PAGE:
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William Wordsworth's two most extensive translation projects were his modernization of selected poems by Chaucer and his unfinished translation of Virgil's Aeneid. Bruce E. Graver offers the first reliable texts, the first complete account of their genesis and publication, and the fullest account of Wordsworth's practice as a translator.
Graver's reading of the Aeneid corrects hundreds of substantive errors in the published texts of the translation. Unlike other volumes in the Cornell Wordsworth series, this one focuses on a particular kind of poetical work, translation. Like others, it includes reading texts with full critical apparatuses, photographic reproductions and transcriptions of manuscripts, as well as Graver's own introduction and notes which amount to a critical monograph on Wordsworth and translation.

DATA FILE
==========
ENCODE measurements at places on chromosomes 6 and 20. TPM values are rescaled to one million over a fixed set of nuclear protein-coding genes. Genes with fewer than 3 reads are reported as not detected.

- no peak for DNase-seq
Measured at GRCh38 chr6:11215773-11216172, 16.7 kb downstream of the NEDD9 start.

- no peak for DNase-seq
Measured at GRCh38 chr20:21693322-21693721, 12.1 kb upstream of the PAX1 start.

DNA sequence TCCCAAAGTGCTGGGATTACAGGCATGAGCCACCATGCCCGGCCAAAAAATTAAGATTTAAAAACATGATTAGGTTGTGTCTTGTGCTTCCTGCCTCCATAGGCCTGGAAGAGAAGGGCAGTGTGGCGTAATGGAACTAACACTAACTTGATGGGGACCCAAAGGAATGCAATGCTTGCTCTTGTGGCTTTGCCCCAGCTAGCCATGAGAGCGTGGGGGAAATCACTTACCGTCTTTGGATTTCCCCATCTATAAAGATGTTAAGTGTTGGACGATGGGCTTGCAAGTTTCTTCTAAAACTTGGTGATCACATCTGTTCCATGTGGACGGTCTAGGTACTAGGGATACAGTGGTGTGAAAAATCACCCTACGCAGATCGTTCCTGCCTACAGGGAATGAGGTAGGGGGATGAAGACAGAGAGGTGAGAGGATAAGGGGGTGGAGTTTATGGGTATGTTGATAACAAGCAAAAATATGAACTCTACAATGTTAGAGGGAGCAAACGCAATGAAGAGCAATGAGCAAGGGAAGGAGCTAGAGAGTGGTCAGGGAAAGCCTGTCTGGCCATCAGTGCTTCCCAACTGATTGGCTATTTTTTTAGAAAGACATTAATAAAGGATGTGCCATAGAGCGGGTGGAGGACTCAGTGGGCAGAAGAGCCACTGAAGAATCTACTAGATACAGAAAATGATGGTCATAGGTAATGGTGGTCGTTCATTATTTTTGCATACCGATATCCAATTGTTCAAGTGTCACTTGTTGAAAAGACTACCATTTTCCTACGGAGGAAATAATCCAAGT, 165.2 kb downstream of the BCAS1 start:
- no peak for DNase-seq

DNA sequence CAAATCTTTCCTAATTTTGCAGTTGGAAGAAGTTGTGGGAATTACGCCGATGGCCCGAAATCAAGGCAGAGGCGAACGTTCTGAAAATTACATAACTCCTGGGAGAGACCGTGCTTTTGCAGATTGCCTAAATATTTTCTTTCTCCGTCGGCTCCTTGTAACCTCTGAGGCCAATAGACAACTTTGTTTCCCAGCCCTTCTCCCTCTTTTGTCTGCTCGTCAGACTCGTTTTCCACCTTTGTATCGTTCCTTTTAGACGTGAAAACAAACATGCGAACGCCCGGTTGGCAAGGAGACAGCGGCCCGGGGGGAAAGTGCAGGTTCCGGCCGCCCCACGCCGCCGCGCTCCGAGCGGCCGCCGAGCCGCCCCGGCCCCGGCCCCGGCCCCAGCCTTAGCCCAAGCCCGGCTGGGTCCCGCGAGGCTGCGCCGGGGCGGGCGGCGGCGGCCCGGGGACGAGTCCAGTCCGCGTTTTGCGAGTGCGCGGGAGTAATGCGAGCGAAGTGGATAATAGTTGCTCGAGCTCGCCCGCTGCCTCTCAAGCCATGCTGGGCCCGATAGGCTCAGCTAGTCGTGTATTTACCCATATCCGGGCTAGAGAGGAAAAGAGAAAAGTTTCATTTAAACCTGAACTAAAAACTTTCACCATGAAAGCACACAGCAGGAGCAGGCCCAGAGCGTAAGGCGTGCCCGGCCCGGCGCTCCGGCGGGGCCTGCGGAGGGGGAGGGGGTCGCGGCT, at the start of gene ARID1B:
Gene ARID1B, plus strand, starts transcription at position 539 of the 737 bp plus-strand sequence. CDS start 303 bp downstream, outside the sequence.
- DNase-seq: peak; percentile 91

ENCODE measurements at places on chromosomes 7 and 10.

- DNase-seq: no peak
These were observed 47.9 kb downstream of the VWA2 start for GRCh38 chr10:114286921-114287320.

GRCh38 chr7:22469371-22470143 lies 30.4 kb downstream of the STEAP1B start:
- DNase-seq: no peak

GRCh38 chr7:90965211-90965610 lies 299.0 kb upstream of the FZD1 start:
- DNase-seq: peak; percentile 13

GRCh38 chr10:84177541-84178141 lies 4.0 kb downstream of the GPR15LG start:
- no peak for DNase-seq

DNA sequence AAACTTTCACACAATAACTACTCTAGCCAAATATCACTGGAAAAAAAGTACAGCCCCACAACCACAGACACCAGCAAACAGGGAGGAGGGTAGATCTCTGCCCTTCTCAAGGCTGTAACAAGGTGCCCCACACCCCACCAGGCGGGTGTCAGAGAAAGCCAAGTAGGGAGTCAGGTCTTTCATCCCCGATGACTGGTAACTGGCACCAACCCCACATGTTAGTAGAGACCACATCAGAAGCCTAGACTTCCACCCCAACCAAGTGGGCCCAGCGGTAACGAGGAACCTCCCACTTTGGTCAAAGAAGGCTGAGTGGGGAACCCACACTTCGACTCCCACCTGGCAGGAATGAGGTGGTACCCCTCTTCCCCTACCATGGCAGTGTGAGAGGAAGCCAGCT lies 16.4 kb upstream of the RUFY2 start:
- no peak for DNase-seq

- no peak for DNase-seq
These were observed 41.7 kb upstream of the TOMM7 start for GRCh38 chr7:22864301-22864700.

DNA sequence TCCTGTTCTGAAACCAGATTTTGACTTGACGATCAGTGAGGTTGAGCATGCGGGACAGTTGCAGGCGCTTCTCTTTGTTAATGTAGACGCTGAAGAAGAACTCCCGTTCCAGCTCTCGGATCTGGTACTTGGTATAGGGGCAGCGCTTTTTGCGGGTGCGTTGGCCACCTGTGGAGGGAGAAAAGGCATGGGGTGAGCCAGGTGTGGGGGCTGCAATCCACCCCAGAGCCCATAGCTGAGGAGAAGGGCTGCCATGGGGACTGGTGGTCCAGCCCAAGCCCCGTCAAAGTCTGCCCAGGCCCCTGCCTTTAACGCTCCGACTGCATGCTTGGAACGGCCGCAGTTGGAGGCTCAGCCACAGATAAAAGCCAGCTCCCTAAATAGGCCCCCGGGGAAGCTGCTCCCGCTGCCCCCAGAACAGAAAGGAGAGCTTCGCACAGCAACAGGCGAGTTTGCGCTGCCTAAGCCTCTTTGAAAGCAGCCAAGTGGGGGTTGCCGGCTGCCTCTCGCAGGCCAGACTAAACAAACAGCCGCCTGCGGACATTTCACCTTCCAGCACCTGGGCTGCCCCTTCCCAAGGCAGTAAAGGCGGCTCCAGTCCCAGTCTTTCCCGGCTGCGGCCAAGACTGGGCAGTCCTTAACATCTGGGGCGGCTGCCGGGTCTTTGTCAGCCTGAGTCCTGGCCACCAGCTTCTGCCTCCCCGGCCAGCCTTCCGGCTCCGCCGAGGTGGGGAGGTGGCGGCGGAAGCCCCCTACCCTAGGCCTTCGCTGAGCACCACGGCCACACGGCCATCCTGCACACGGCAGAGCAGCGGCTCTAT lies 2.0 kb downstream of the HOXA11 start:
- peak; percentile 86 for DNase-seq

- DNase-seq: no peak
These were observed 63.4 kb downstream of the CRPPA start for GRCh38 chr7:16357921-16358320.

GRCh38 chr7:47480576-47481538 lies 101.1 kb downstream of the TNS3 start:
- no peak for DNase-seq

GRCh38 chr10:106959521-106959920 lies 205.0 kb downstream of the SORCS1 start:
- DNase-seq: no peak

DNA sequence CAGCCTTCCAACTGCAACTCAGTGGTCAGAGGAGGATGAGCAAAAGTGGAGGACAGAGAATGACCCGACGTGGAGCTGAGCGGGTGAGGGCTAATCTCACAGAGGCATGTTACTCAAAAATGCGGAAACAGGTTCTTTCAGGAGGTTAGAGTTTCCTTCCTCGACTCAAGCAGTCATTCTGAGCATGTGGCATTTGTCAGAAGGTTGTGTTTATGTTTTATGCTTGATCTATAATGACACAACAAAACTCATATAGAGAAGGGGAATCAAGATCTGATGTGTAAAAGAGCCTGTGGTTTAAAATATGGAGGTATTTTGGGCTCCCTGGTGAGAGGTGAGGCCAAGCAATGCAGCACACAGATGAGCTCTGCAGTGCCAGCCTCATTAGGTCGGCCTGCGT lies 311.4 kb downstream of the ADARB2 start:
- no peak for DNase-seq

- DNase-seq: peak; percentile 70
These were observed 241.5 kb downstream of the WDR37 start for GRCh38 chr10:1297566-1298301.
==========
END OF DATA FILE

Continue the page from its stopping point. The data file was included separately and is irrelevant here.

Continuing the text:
Graver suggests that both translation projects were self-conscious attempts on Wordsworth's part to compete with John Dryden, the pre-eminent English translator. He supplies evidence for a major reassessment of Wordsworth's attitudes toward Dryden and, indirectly, of the relationship of Wordsworth's poetry to British neoclassicism. Graver believes Wordsworth's scholarly abilities were much greater than commonly supposed, and that his translations will interest classicists, medievalists, and eighteenth-century scholars, as well as romanticists.